“She used to say that there is no such thing as a female job around the house,” my father recalled about my grandmother.    


What I Want Every Out-of-Towner to Understand About New Orleans

Published in Thrillist

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NEW ORLEANS IS PISS, PRIDE, POVERTY, PROSPERITY, AND PO-BOYS. I mean that with love -- but a love I came by honestly. I was born here. I've lived here for 30 years. This city still crawls with secrets, the neighborhoods, affluent societies, and places I've heard of only as whispers. I haven't been invited, and to some I never will. But I'm inviting you into parts of New Orleans now. Because this city, and its people, are your passport to worlds you haven't yet imagined.

Your oyster shucker might be a big chief in a Mardi Gras Indian tribe, who sews beautiful suits that are rich with historical bearing but financially unappreciated by our city's tourism peddlers. Or you could run into another culture bearer who has played in second-lines since he could walk, even while earning his PhD. Your bartender might be one of the foremost authorities in the field, traveling the world to educate others on proper drinks.


The Dismantling of Southern Photography

Originally Published in the Ogden Museum of Southern Art’s Catalog for New Southern Photography

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There are no separate bathrooms or entrances, and you won’t see “whites only” signs in museums or galleries. Yet, the genre of Southern photography remains segregated. Image makers who are not white men have been suppressed as it relates to recognition and opportunities for their visual contributions to the category. It’s time out for that. There’s a need for an André Benjamin moment, to disrupt the industry.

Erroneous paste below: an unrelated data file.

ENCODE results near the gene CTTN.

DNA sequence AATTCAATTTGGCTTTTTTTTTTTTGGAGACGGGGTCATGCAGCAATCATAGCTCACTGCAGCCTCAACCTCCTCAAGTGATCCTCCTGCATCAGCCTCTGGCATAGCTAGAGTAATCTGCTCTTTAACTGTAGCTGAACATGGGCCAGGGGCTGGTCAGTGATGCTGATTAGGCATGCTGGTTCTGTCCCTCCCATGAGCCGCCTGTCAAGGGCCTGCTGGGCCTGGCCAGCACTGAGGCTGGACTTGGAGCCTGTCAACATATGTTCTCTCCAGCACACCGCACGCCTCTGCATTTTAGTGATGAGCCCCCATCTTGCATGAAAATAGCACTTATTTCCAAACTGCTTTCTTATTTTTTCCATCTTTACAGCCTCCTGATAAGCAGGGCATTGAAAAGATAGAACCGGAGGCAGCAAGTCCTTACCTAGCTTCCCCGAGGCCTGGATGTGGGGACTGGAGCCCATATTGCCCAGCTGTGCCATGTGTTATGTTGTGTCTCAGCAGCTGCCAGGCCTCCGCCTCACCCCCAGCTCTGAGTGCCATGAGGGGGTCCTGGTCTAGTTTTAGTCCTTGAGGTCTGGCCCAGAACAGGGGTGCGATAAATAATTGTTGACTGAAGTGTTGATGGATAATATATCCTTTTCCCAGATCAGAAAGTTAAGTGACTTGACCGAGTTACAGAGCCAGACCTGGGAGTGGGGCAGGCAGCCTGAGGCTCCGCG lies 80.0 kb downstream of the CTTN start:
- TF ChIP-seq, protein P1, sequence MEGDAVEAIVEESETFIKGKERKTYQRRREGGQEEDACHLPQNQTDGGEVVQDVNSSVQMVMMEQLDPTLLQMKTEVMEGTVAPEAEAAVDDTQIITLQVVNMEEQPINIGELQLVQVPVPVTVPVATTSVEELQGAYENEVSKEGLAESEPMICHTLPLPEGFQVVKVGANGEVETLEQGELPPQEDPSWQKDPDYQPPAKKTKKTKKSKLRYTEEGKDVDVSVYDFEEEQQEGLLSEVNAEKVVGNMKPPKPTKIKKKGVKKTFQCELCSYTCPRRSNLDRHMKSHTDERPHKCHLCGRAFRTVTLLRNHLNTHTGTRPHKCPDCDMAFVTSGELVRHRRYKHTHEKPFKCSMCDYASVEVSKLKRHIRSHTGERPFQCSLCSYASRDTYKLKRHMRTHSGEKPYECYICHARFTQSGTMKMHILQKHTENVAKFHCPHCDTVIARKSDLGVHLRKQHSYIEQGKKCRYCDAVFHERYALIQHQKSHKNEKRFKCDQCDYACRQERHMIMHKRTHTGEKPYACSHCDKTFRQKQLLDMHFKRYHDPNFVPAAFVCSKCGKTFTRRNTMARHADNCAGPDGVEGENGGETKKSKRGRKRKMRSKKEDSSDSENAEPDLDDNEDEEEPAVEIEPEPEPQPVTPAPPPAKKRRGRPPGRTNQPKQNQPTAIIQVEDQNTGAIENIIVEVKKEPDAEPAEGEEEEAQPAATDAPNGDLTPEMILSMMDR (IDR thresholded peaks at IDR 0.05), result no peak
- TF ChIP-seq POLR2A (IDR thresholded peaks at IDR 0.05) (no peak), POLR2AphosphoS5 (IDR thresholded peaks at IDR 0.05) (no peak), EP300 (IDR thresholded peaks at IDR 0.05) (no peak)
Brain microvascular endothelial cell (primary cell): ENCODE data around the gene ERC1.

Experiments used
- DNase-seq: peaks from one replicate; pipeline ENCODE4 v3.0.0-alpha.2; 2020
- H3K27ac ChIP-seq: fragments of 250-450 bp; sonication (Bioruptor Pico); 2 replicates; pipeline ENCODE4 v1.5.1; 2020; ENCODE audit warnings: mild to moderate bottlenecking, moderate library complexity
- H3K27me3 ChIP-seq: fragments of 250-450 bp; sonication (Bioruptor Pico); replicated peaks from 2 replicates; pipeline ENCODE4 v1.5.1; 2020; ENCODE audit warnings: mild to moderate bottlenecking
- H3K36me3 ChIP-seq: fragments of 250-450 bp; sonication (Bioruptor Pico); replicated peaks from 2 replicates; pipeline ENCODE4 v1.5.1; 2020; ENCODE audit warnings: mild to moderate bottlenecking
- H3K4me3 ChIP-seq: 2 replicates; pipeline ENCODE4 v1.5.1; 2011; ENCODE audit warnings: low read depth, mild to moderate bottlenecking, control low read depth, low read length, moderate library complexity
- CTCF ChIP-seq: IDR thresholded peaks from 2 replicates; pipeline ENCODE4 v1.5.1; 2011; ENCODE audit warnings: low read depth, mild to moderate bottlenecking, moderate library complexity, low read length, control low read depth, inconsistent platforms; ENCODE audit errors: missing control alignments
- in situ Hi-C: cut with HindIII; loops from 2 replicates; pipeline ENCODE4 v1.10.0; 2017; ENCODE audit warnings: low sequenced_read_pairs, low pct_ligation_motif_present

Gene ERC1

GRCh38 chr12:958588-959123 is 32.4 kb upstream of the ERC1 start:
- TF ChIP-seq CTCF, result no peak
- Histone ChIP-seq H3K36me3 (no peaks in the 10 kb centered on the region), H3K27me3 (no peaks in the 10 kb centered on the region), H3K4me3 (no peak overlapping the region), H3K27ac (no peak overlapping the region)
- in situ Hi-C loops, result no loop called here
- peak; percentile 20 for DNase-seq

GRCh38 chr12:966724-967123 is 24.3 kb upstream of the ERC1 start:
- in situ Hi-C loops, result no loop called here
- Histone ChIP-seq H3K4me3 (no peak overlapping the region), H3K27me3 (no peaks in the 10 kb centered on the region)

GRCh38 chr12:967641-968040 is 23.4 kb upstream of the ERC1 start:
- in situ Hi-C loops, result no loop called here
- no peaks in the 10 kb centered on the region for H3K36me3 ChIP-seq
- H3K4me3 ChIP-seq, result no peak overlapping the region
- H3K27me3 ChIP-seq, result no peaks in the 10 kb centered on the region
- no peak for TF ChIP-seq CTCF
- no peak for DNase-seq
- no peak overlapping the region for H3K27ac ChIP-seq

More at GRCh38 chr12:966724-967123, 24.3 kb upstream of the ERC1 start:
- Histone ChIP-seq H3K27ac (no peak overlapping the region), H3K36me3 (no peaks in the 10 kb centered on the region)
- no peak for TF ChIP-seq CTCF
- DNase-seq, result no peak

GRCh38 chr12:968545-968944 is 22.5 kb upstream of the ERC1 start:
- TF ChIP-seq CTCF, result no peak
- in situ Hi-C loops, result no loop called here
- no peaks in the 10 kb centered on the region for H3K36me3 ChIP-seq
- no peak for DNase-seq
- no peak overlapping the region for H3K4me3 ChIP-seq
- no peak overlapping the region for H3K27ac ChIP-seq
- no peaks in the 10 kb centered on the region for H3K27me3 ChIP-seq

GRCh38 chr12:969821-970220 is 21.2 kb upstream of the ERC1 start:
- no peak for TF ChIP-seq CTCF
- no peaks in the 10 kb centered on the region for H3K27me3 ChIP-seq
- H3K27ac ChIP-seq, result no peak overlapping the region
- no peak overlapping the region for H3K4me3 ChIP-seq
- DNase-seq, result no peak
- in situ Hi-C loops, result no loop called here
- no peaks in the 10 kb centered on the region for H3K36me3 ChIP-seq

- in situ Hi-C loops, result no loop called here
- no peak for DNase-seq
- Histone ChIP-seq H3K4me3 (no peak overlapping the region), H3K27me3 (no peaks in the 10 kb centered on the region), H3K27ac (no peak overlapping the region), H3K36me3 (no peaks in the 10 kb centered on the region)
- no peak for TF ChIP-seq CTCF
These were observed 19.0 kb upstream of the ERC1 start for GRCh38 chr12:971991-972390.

At the 1995 Source Music Awards in Madison Square Garden in New York, Benjamin strode to the stage, as a confetti of boos fell about his ears. He was draped in a purple dashiki and dark jeans, and the neglect of Southerners of the black diaspora was on his heart. The civil war between the east and west coast, for hip-hop supremacy, was at its apex — everywhere else was overlooked. Benjamin and Antwan “Big Boi” Patton, the hip-hop duo Outkast, were named Best New Rap Group. As Outkast, proud lyrical ethnographers of black life in East Point, a suburb of Atlanta, and beyond, reached the stage, the debris of boos fell on their backs.

Benjamin paced and clapped with conviction, replete with frustration. Then he took the mic. “But it’s like this, though, I’m tired of folks, you know what I’m saying. Closed-minded folks, you know what I’m saying,” Benjamin said slowly and swayed side-to-side. His speech accelerated and became more emboldened. “It’s like we got a demo tape and don’t nobody want to listen,” he declared. “But it’s like this, the South got something to say. And that’s all I got to say.” He and the cadre of Southern creatives exited the stage. That moment changed the demographics of rap forever.

Southern photography hasn’t been ignored in decades. From Walker Evans, William Christenberry, and Clarence John Laughlin to William Eggleston, the visual aesthetic of the South is globally recognized. But the majority of the promoters of the genre, such as curators, gallerists, publishers, collectors, and editors — fields dominated by white men — have exclusively uplifted the photography of white men. (The exceptions have been Eudora Welty, Sally Mann, and Debra Luster.) These gatekeepers were tasked with the responsibility of telling this region’s story, but conversely, they disrupted our story by presenting incomplete narratives.